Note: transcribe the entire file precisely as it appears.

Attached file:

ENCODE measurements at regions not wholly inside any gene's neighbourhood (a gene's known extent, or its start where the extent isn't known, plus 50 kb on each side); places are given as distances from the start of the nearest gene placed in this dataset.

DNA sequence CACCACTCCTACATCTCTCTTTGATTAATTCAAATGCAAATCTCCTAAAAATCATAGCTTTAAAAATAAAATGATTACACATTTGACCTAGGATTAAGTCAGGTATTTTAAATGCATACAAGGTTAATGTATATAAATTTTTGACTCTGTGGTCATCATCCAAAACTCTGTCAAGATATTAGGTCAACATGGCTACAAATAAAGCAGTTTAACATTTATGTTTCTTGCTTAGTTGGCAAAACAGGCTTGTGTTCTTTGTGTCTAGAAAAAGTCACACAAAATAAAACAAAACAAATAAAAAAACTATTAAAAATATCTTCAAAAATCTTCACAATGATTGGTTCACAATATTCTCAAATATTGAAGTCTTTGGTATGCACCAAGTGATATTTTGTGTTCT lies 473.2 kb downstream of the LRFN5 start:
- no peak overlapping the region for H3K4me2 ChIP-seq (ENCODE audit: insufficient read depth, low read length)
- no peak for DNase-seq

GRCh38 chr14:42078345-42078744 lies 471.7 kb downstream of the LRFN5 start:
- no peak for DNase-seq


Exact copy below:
ENCODE measurements at regions not wholly inside any gene's neighbourhood (a gene's known extent, or its start where the extent isn't known, plus 50 kb on each side); places are given as distances from the start of the nearest gene placed in this dataset.

DNA sequence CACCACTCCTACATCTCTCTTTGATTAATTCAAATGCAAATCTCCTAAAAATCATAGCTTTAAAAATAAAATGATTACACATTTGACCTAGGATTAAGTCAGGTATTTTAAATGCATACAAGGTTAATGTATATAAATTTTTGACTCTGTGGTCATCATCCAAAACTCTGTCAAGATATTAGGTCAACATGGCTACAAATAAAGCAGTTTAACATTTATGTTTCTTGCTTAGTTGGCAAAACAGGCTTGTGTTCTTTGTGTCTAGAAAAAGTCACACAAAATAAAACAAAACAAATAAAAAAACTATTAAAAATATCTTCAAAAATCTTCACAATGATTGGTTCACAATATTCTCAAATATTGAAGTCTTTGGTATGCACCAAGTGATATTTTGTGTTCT lies 473.2 kb downstream of the LRFN5 start:
- no peak overlapping the region for H3K4me2 ChIP-seq (ENCODE audit: insufficient read depth, low read length)
- no peak for DNase-seq

GRCh38 chr14:42078345-42078744 lies 471.7 kb downstream of the LRFN5 start:
- no peak for DNase-seq